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Hailed for development projects

By unknown | Jul 25, 2007 | COMMENTS [ 0 ]

Mhlaba Memela

Mhlaba Memela

Clergyman Zolani Stuurman, 36, is proving that a man of the cloth can make a difference in his community.

The United Presbyterian Church of South Africa pastor in Ixopo in southern KwaZulu-Natal was this week honoured for his "leadership and for being a true servant of God".

Two cows were slaughtered at the festivities.

Stuurman has led the war against poverty, HIV and Aids and other social problems that have burdened the impoverished area for the past decade.

He first went to the area as a young pastor in 1997.

Since his arrival he has run workshops and education on HIV/Aids in the area.

He has also initiated food programmes to feed the poor. He is now building an orphanage and community centre for the area.

He also assists the community to access welfare support and ID applications.

He also holds workshops with the community on the taboo subject of gay and lesbianism within the church and community.

"Gays and lesbians should not be chased away from the church. They should be welcomed and prayed for. I don't hate them but I can not bless their marriage because it's against God's will," he said.

His work among the poor has earned him the position of church moderator in the Drakensburg district, the same status accorded to bishops in other mainstream churches.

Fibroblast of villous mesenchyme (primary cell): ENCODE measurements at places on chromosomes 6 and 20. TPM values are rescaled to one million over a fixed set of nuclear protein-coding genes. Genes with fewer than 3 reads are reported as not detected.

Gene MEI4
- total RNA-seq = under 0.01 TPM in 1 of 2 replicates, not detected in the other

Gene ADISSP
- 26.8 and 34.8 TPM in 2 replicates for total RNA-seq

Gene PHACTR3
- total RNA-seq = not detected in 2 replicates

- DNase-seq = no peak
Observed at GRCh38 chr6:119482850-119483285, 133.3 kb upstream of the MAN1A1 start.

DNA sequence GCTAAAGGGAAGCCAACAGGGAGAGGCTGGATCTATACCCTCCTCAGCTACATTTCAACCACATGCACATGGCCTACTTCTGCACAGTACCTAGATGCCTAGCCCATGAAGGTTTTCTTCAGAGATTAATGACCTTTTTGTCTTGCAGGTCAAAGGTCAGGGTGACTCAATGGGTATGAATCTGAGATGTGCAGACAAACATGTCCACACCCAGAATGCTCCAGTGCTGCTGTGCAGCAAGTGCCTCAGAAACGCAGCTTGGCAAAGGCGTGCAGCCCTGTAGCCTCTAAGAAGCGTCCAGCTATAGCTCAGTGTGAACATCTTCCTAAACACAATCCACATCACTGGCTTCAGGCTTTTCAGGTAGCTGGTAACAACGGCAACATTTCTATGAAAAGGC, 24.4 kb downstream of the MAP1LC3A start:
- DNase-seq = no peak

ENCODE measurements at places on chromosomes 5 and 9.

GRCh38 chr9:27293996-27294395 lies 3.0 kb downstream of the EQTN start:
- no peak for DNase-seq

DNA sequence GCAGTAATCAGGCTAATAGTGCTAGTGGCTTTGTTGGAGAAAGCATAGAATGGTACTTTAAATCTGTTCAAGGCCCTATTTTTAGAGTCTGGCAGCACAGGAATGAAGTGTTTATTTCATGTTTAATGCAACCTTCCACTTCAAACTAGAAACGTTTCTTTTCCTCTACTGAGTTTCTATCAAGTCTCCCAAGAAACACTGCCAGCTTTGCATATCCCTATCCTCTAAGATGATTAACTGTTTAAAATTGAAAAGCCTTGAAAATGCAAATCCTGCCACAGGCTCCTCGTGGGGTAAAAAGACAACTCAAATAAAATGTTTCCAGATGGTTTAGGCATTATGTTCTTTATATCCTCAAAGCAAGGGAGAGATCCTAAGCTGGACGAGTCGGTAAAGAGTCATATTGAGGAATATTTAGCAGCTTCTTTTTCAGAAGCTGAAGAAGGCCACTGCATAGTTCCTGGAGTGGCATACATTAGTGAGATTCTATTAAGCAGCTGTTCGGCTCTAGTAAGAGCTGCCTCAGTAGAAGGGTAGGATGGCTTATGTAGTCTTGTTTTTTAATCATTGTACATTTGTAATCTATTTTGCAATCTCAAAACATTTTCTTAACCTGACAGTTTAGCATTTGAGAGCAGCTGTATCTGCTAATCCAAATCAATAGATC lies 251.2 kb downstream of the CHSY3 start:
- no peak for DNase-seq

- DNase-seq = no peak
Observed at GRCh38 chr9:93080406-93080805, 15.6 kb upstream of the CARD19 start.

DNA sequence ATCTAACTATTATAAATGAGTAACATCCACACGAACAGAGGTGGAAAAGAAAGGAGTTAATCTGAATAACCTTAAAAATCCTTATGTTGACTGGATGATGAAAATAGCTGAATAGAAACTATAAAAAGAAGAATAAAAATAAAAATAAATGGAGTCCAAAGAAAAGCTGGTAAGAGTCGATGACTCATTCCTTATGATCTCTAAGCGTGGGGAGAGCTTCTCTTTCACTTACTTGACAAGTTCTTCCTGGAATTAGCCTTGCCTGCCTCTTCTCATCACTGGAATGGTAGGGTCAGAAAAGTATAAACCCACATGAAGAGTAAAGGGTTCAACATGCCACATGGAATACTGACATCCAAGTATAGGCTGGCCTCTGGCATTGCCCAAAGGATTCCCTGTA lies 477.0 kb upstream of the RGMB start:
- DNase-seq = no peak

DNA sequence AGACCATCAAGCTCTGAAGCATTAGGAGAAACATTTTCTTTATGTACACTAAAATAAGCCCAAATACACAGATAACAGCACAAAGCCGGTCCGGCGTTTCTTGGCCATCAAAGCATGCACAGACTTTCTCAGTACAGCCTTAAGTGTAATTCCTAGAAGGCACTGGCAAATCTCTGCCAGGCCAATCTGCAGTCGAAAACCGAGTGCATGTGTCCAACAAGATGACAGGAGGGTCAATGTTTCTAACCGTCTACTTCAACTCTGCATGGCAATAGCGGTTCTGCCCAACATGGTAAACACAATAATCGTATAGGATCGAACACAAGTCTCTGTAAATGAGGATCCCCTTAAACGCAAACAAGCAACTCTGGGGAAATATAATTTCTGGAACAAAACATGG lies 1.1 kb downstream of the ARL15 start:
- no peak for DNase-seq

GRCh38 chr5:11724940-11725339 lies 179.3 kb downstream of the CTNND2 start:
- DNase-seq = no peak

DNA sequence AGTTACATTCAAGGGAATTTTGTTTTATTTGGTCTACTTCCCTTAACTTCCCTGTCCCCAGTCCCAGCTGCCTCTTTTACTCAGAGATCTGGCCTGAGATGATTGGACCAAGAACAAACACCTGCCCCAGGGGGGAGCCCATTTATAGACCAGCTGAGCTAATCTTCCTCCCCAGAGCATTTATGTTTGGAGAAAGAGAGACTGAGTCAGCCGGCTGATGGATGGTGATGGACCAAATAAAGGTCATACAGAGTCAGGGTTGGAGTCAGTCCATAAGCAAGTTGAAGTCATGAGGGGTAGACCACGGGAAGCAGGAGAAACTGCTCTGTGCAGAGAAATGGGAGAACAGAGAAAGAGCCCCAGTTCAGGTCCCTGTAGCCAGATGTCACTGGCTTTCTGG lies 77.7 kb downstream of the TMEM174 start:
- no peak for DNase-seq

Wilson Memela, an elder in the church, said: "Church leaders who have been here before chased worldly values, mainly money and praise but Stuurman is different. He has chosen to spend years with poor people to make them prosper."

Stuurman oversees 13 congregations in the rural district and admits that things have not always been easy.

"Unemployment and poverty is rife in this community," he said.

"We have lost many lives through HIV/Aids and we are hoping that with education and awareness projects at the community centre we will help deal with the social challenges faced by the rural community.

'We have plans to build an HIV/Aids orphanage to assist our children. We hope that government funding will come through for this," he added.

He said the social problems in rural areas were not easy to deal with.

"Very little happens to improve the lives of rural people," he said. "Most work on farms and earn little money. Those with matric fail to find proper jobs."


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